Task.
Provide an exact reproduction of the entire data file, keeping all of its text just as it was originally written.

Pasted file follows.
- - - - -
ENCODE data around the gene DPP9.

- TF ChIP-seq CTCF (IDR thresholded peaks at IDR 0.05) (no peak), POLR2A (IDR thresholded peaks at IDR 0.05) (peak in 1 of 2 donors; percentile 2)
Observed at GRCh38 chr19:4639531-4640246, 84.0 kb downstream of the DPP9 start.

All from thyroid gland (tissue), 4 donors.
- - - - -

ENCODE data around the gene DPP9.

- TF ChIP-seq CTCF (IDR thresholded peaks at IDR 0.05) (no peak), POLR2A (IDR thresholded peaks at IDR 0.05) (peak in 1 of 2 donors; percentile 2)
Observed at GRCh38 chr19:4639531-4640246, 84.0 kb downstream of the DPP9 start.

All from thyroid gland (tissue), 4 donors.